Air Force releases final environmental assessment for GBSD test program
The Department of the Air Force has released the Final Environmental Assessment for the Ground Based Strategic Deterrent Test Program and the program’s Finding of No Significant Impact.
The analysis can be found at gbsdtesteaoea.govsupport.us
The GBSD program would modernize the 1970s land-based intercontinental ballistic missile Minuteman III system.
Tester visits Malmstrom, talks helicopters, C-130s, GBSD
“The Air Force plans to modernize the land-based leg of the nuclear triad, recapitalizing its ICBM fleet while upgrading the weapon system technology, supporting infrastructure, and command and control functions,” according to a release from Air Force Global Strike Command.
Test program-related activities would occur primarily at Hill Air Force Base in Utah and Vandenberg Air Force Base in California.
Air Force release draft environmental assessment for GBSD testing phase
Tests would include conducting missile launches from Vandenberg with flights over the Pacific Ocean in the Western Test Range. Additional test support activities would occur at U.S. Army Dugway Proving Ground, Utah, according to AFGSC.
The environmental assessment also includes analysis of the proposed GBSD Formal Training Unit/Schoolhouse at Vandenberg AFB.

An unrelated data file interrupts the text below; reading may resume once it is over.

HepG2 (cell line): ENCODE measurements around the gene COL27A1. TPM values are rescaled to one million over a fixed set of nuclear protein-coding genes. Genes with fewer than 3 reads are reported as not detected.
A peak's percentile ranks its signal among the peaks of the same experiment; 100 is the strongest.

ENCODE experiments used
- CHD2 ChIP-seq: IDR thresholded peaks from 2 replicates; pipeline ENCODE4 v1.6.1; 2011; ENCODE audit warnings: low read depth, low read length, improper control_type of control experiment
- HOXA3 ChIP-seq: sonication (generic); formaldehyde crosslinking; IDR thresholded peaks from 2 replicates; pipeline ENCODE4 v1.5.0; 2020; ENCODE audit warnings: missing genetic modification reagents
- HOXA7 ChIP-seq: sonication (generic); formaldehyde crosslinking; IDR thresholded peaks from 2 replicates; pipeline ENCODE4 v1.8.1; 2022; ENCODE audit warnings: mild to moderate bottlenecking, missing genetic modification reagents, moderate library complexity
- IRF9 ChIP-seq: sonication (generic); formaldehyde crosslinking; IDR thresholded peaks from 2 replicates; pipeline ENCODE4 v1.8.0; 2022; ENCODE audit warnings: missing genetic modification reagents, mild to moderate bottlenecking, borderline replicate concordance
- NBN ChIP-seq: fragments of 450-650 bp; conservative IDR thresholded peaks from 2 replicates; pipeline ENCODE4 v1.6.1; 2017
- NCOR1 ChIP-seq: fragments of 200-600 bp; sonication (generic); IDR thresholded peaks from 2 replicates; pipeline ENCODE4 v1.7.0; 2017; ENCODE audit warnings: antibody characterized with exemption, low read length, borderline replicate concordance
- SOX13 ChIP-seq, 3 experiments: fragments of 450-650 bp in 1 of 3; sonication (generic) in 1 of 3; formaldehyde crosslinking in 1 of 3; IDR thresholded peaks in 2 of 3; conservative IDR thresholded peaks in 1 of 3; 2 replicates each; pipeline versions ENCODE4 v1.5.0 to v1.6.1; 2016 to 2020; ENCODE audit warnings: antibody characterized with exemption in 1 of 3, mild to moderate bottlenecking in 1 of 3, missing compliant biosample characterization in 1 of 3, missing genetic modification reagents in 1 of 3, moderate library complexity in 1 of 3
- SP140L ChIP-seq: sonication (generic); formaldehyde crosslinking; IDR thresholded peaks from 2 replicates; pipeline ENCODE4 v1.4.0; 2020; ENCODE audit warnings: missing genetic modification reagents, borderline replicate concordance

GBSD missile program progressing
“The GBSD and Minuteman III test demonstrations are proposed to occur at U.S. Army Garrison–Kwajalein Atoll and within the Republic of the Marshall Islands territorial waters. The analysis of overseas environmental impacts is also included in the assessment. Test activities would comply with the U.S. Army Kwajalein Atoll environmental standards,” according to AFGSC.
In September, the Air Force awarded a $13.3 billion contract to Northrop Grumman for the engineering and manufacturing development of GBSD.
Air Force, Northrop Grumman continuing progress on new missile system
The project includes modernizing and replacing all launch facilities, communication systems, infrastructure, and technologies as necessary to support the GBSD system, according to the Air Force’s notice.
Air Force awards $13.3 billion contract for ICBM replacement
Malmstrom Air Force Base is set to be the second missile base to get the new system, according to the Secretary of the Air Force. F.E. Warren AFB in Wyoming is scheduled as the first base and Minot in North Dakota is scheduled third.
Col. Jason Bartolomei is the Air Force GBSD program manager and at the Air Force Association’s Doolittle Leadership virtual forum on June 14, he said that test flights of the new missile will start by the end of 2023 and that it’s already starting in a modeling environment, Air Force Magazine reported.
He said that GBSD should have initial operational capability by 2029 and full operational capability with 400 missile by 2026. Air Force Magazine reported that GBSD will be deployed to missile silos an average of once a week for nine years.